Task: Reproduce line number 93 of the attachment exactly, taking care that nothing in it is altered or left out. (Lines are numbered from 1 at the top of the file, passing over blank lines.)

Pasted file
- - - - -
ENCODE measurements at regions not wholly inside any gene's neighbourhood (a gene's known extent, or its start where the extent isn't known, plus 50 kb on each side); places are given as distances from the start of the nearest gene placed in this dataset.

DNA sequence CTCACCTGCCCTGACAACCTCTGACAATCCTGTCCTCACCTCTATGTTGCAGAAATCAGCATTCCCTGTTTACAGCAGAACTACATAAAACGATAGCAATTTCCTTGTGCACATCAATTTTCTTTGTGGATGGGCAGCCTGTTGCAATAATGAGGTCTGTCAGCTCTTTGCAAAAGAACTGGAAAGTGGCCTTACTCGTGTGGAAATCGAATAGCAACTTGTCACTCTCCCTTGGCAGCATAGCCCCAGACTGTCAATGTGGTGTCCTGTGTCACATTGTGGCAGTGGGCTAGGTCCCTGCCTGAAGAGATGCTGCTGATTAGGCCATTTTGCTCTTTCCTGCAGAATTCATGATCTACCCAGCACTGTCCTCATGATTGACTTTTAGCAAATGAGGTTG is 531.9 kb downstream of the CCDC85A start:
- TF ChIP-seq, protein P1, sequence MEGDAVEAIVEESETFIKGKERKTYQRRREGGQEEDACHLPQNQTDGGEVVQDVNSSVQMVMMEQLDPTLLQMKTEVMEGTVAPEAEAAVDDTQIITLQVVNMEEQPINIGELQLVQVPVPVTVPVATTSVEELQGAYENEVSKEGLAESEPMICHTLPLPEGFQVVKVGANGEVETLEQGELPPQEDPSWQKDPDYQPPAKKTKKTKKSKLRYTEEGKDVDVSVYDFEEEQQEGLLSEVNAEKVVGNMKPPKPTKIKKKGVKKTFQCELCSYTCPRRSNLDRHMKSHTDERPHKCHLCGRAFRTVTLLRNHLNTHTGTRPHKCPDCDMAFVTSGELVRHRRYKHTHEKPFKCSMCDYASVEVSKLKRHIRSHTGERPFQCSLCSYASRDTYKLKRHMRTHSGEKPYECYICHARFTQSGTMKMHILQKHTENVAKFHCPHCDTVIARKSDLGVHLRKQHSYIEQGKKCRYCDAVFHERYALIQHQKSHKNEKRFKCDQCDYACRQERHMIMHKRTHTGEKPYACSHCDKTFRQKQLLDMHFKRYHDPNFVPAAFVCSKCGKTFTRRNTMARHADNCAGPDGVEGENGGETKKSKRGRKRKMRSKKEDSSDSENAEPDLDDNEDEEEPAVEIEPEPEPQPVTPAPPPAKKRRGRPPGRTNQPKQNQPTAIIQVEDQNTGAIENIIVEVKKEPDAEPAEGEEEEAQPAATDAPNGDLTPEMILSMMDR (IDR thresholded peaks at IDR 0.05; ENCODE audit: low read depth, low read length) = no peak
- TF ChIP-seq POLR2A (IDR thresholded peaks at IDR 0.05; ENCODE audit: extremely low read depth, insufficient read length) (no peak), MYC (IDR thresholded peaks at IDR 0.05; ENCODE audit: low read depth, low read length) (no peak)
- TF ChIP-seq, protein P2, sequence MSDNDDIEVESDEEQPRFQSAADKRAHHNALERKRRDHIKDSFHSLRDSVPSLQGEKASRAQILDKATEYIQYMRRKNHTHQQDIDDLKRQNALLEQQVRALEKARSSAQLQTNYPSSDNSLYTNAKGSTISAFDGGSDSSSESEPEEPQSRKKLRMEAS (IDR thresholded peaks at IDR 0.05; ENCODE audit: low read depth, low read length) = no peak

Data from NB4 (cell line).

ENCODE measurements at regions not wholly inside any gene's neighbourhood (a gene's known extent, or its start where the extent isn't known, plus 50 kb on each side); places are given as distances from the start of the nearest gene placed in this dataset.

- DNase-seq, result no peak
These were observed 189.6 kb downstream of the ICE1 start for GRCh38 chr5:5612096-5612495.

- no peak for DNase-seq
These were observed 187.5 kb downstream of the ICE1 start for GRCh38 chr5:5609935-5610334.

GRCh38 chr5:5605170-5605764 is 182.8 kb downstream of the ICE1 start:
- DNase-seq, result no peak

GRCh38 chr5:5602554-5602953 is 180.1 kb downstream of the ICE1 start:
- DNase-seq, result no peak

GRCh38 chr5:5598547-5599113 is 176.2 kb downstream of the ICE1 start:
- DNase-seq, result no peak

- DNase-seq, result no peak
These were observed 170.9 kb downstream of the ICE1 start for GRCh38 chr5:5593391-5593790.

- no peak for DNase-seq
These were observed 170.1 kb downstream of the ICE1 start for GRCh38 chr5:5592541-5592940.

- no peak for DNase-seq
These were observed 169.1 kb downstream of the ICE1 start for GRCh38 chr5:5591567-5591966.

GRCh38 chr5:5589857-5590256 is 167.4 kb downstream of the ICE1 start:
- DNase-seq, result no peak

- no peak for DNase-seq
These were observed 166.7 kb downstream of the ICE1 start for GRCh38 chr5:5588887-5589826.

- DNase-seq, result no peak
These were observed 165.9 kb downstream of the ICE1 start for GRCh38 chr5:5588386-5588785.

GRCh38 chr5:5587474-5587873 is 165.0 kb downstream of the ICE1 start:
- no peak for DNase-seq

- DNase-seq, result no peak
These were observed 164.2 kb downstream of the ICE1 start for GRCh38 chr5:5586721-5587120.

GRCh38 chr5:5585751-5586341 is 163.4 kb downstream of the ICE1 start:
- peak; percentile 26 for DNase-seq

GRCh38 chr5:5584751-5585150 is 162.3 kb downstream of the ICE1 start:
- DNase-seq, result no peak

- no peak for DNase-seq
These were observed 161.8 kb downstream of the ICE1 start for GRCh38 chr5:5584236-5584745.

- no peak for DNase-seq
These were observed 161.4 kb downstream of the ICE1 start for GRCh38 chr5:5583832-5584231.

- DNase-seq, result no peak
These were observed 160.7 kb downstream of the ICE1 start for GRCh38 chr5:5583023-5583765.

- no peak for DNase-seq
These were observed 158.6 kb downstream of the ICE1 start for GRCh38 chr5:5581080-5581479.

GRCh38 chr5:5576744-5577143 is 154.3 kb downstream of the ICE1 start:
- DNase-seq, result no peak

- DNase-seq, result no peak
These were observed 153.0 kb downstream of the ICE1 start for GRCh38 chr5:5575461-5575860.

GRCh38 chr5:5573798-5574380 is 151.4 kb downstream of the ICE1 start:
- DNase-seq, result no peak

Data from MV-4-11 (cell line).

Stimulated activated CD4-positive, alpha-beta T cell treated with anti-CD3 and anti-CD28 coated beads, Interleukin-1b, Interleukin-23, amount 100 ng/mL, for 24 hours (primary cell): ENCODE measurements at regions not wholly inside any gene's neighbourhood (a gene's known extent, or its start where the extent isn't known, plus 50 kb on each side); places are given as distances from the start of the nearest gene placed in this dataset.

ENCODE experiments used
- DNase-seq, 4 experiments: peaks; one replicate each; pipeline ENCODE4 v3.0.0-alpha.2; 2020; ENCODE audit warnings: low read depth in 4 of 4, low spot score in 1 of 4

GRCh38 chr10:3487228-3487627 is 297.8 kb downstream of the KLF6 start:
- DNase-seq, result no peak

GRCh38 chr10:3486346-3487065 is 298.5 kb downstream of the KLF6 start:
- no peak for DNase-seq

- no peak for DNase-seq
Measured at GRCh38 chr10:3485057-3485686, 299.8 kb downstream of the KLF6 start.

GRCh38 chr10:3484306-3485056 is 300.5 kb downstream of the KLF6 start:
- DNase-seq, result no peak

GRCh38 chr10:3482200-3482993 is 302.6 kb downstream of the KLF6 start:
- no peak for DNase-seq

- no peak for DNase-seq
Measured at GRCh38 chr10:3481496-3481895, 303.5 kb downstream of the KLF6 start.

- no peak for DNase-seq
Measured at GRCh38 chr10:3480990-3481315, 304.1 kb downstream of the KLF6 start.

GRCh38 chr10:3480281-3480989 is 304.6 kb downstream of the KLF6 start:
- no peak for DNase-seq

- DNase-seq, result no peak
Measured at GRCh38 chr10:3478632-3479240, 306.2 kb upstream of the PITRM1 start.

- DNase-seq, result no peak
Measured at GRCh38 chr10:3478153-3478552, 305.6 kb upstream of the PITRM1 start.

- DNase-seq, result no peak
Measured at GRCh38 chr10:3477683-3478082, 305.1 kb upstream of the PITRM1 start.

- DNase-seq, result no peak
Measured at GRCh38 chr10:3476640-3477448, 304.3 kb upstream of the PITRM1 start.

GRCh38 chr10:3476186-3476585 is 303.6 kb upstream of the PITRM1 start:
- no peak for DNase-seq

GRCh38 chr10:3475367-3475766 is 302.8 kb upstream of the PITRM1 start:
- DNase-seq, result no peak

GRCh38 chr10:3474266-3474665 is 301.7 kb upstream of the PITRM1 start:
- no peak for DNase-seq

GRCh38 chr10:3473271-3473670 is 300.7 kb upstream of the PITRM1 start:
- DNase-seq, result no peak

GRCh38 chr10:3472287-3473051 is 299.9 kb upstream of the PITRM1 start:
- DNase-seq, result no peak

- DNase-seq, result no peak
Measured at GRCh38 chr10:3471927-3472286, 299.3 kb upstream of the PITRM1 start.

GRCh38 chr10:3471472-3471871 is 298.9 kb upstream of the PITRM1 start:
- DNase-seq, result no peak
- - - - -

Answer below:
- DNase-seq, result no peak